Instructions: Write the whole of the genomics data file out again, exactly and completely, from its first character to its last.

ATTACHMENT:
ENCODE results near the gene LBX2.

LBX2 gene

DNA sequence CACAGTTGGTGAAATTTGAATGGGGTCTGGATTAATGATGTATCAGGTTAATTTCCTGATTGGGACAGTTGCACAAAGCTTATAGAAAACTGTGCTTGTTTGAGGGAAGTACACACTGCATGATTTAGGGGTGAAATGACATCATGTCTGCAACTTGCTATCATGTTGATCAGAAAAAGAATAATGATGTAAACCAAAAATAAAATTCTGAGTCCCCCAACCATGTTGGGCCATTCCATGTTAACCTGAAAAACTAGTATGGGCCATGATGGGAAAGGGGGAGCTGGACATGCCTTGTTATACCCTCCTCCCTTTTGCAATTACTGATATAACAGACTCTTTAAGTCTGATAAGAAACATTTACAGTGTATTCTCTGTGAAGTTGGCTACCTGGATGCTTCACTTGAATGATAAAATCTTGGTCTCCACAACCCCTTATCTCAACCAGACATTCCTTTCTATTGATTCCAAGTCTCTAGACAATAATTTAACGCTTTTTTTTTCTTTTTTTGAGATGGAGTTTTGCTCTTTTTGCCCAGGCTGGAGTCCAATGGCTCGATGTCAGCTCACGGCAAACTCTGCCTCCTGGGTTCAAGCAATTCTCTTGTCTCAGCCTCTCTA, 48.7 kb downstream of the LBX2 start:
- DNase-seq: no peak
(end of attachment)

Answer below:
ENCODE results near the gene LBX2.

LBX2 gene

DNA sequence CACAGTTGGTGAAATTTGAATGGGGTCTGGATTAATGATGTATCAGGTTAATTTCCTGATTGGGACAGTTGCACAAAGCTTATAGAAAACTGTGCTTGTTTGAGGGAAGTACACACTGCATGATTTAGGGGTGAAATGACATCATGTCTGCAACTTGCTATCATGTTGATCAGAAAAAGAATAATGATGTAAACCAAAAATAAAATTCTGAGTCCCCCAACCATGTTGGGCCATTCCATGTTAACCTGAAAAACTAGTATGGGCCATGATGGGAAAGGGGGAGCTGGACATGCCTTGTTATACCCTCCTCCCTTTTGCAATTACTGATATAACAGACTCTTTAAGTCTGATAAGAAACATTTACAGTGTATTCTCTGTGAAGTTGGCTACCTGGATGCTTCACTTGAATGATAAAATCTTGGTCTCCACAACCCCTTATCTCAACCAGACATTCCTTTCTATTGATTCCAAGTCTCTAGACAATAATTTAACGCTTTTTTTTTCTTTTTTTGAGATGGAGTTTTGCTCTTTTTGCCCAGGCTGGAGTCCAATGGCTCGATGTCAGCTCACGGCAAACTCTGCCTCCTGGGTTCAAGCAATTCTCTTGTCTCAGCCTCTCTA, 48.7 kb downstream of the LBX2 start:
- DNase-seq: no peak